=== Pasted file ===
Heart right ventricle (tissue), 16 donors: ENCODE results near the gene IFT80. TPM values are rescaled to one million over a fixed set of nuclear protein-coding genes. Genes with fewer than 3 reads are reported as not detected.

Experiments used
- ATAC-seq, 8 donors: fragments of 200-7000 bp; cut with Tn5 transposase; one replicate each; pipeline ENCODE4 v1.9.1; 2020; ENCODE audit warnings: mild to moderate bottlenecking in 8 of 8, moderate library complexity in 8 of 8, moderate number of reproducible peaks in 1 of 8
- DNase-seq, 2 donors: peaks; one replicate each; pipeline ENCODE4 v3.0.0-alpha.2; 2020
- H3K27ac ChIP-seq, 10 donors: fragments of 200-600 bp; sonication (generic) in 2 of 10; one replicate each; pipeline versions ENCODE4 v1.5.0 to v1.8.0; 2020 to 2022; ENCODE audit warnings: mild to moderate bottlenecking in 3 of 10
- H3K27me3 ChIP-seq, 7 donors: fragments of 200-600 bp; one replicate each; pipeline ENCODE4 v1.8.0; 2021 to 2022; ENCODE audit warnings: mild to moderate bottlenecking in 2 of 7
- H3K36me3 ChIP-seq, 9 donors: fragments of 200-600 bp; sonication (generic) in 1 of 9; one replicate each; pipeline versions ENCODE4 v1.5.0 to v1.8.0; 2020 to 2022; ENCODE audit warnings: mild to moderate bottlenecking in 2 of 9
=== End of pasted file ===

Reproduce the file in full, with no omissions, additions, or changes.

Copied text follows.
Heart right ventricle (tissue), 16 donors: ENCODE results near the gene IFT80. TPM values are rescaled to one million over a fixed set of nuclear protein-coding genes. Genes with fewer than 3 reads are reported as not detected.

Experiments used
- ATAC-seq, 8 donors: fragments of 200-7000 bp; cut with Tn5 transposase; one replicate each; pipeline ENCODE4 v1.9.1; 2020; ENCODE audit warnings: mild to moderate bottlenecking in 8 of 8, moderate library complexity in 8 of 8, moderate number of reproducible peaks in 1 of 8
- DNase-seq, 2 donors: peaks; one replicate each; pipeline ENCODE4 v3.0.0-alpha.2; 2020
- H3K27ac ChIP-seq, 10 donors: fragments of 200-600 bp; sonication (generic) in 2 of 10; one replicate each; pipeline versions ENCODE4 v1.5.0 to v1.8.0; 2020 to 2022; ENCODE audit warnings: mild to moderate bottlenecking in 3 of 10
- H3K27me3 ChIP-seq, 7 donors: fragments of 200-600 bp; one replicate each; pipeline ENCODE4 v1.8.0; 2021 to 2022; ENCODE audit warnings: mild to moderate bottlenecking in 2 of 7
- H3K36me3 ChIP-seq, 9 donors: fragments of 200-600 bp; sonication (generic) in 1 of 9; one replicate each; pipeline versions ENCODE4 v1.5.0 to v1.8.0; 2020 to 2022; ENCODE audit warnings: mild to moderate bottlenecking in 2 of 9